Worries of insufficient crude supplies are still the main reason behind the surging of oil prices. The markets are ignoring the 300,000 barrels per day pumped by OPEC as they try to meet demand and make up for other countries lower output while people still feel unsafe. Saudi Arabia which is the world's largest crude producer said that it is going to incline its output by 3.3% to produce 9.45 million barrels per day by June.
The current prices of crude are already adding to economies inflationary pressures especially as there is a global slowdown and weak economies like the US currently being a victim to high gasoline prices. The contract gained $0.68 as it closed at $126.72 while recording a high of $127.47 per barrel and a low of $125.10 per barrel.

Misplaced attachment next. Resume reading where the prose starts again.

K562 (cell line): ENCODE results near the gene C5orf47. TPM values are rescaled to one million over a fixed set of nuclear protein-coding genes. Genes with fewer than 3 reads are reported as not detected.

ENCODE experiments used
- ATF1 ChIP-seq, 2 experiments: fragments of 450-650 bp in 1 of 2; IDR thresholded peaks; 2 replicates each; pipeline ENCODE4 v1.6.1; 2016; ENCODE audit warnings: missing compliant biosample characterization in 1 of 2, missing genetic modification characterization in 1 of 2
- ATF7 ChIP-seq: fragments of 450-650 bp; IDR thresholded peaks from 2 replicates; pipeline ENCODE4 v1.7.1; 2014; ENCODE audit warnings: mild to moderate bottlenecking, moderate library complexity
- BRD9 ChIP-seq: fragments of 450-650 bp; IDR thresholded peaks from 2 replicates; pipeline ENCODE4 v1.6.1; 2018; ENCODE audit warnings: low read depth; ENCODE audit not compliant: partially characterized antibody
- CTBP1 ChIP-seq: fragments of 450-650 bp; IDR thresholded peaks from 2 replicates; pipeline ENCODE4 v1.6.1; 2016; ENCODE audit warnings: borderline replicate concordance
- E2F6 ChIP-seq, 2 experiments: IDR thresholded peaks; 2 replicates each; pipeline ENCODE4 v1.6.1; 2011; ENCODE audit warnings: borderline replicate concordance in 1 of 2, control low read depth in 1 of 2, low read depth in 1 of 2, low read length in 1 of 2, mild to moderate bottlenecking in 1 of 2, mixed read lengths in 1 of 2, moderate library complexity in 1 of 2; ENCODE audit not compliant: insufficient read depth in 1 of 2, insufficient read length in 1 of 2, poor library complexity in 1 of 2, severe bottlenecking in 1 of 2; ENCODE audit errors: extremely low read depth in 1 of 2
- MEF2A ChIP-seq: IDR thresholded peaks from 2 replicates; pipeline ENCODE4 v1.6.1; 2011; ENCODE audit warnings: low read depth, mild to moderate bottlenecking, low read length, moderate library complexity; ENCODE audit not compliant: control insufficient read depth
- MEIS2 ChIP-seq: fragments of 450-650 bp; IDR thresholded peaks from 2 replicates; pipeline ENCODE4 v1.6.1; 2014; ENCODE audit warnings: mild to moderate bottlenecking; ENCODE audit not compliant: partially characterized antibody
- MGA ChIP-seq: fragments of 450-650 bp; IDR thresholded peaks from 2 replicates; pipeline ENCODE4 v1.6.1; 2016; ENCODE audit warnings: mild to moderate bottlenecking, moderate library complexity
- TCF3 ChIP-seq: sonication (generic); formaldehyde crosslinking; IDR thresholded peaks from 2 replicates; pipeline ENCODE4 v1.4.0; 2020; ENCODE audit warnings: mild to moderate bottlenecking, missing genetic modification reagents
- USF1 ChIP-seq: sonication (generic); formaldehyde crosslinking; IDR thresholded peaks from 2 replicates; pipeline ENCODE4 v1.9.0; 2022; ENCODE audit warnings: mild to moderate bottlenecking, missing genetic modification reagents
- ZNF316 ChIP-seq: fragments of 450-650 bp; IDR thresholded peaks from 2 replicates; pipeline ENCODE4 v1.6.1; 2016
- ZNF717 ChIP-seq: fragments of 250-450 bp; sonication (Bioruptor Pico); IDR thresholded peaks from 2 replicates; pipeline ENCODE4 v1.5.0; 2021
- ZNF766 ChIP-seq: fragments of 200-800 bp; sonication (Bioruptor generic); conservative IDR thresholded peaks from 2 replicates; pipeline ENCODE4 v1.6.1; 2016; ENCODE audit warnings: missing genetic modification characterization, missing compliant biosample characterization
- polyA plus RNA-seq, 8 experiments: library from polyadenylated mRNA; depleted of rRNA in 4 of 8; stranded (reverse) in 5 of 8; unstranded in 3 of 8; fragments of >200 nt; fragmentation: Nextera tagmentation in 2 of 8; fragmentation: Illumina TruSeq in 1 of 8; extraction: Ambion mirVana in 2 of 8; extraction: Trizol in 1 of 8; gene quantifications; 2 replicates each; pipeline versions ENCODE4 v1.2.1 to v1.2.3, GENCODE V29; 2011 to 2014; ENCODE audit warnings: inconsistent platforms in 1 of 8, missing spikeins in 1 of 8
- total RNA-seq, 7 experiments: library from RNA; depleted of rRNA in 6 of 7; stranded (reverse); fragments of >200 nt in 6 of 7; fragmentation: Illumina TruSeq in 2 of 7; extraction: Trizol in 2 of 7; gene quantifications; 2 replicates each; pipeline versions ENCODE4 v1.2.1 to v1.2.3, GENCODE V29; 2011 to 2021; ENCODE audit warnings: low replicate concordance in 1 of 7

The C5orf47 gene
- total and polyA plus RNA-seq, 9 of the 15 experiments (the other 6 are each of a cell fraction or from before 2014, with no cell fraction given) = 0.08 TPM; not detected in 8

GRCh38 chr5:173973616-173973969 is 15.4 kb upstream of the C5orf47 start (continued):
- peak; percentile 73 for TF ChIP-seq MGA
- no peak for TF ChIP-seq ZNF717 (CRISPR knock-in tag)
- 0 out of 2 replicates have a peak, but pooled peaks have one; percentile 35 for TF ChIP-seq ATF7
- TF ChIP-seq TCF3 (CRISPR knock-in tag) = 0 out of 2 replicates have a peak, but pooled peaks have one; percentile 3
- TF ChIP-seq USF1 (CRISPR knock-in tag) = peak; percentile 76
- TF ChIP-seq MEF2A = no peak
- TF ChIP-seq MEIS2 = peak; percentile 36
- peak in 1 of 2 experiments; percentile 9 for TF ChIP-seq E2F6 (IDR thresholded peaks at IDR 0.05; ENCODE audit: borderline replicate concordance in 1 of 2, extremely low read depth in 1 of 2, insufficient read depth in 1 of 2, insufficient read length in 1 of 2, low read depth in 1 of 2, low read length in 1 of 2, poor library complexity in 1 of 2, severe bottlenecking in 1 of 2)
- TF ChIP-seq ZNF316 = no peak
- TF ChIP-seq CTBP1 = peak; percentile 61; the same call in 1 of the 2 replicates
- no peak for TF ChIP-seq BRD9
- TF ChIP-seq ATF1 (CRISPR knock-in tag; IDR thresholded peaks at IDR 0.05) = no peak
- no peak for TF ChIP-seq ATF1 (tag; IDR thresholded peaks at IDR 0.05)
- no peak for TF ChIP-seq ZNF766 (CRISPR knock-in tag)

Today, prices continue their rallying on anticipations that Saudi Arabia will not increase their output to meet refiners demand that are looking for yielding more gasoline and diesel products. Also a support to the massive rise in oil prices would be due to the slight weak dollar while investors turn to the commodities market as a hedge against inflation and a falling greenback. The market today opened at $126.86 while recording a high of $127.16 per barrel and a low of $126.69 per barrel.
Supply and demand factors are the major indicators behind continuous rise in crude oil prices. The shutdown of a New Mexican refinery for repairs is adding more to the US current gasoline prices as they believe they will cut back production by 750,000 gallons per day of gasoline. Prices continue to be pressured by insufficient supply despite President Bush of the US promising a temporarily stop to filling government stockpiles.